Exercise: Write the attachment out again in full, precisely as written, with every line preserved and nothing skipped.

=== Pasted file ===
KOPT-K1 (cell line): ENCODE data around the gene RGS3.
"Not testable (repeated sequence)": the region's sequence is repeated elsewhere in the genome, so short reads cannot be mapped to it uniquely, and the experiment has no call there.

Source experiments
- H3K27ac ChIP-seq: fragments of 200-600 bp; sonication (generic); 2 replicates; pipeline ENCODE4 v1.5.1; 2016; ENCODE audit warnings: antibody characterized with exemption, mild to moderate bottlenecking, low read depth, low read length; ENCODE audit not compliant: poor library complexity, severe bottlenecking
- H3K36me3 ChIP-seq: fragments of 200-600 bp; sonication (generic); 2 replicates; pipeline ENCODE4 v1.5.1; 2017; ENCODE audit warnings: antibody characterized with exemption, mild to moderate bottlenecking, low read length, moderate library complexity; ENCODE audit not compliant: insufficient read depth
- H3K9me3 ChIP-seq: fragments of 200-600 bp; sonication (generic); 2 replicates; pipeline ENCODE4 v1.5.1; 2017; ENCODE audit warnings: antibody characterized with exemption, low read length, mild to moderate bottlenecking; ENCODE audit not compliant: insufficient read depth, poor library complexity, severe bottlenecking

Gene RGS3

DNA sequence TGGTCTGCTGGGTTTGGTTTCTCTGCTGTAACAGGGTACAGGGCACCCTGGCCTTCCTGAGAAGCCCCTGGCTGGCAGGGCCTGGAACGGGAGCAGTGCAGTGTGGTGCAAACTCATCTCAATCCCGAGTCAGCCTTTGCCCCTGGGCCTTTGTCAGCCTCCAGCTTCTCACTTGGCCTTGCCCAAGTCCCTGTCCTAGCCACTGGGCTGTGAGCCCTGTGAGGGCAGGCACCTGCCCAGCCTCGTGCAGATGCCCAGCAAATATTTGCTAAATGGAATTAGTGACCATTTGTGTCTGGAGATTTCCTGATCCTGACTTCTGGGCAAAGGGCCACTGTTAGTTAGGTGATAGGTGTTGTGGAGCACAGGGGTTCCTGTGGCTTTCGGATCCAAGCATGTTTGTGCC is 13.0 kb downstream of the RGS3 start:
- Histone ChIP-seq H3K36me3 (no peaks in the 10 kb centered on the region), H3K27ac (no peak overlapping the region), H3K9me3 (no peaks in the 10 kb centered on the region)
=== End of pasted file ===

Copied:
KOPT-K1 (cell line): ENCODE data around the gene RGS3.
"Not testable (repeated sequence)": the region's sequence is repeated elsewhere in the genome, so short reads cannot be mapped to it uniquely, and the experiment has no call there.

Source experiments
- H3K27ac ChIP-seq: fragments of 200-600 bp; sonication (generic); 2 replicates; pipeline ENCODE4 v1.5.1; 2016; ENCODE audit warnings: antibody characterized with exemption, mild to moderate bottlenecking, low read depth, low read length; ENCODE audit not compliant: poor library complexity, severe bottlenecking
- H3K36me3 ChIP-seq: fragments of 200-600 bp; sonication (generic); 2 replicates; pipeline ENCODE4 v1.5.1; 2017; ENCODE audit warnings: antibody characterized with exemption, mild to moderate bottlenecking, low read length, moderate library complexity; ENCODE audit not compliant: insufficient read depth
- H3K9me3 ChIP-seq: fragments of 200-600 bp; sonication (generic); 2 replicates; pipeline ENCODE4 v1.5.1; 2017; ENCODE audit warnings: antibody characterized with exemption, low read length, mild to moderate bottlenecking; ENCODE audit not compliant: insufficient read depth, poor library complexity, severe bottlenecking

Gene RGS3

DNA sequence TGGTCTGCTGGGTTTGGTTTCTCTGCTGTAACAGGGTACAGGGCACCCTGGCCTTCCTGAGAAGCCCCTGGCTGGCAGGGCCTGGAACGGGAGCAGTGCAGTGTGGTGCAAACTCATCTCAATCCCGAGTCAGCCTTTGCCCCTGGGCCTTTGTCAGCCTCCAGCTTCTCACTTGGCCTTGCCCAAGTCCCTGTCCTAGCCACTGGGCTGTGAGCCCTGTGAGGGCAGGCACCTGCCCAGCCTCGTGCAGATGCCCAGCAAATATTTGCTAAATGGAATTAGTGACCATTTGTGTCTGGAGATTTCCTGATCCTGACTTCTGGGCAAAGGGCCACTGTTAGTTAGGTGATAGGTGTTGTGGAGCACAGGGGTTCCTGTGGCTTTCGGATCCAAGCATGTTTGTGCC is 13.0 kb downstream of the RGS3 start:
- Histone ChIP-seq H3K36me3 (no peaks in the 10 kb centered on the region), H3K27ac (no peak overlapping the region), H3K9me3 (no peaks in the 10 kb centered on the region)